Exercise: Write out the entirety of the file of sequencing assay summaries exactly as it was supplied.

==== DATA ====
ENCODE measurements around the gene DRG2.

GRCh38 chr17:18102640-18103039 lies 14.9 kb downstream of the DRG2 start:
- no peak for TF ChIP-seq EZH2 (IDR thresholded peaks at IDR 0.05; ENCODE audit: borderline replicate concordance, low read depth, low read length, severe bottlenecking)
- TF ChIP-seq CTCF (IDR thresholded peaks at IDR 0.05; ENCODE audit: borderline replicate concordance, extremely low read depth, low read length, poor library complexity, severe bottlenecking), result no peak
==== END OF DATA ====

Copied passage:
ENCODE measurements around the gene DRG2.

GRCh38 chr17:18102640-18103039 lies 14.9 kb downstream of the DRG2 start:
- no peak for TF ChIP-seq EZH2 (IDR thresholded peaks at IDR 0.05; ENCODE audit: borderline replicate concordance, low read depth, low read length, severe bottlenecking)
- TF ChIP-seq CTCF (IDR thresholded peaks at IDR 0.05; ENCODE audit: borderline replicate concordance, extremely low read depth, low read length, poor library complexity, severe bottlenecking), result no peak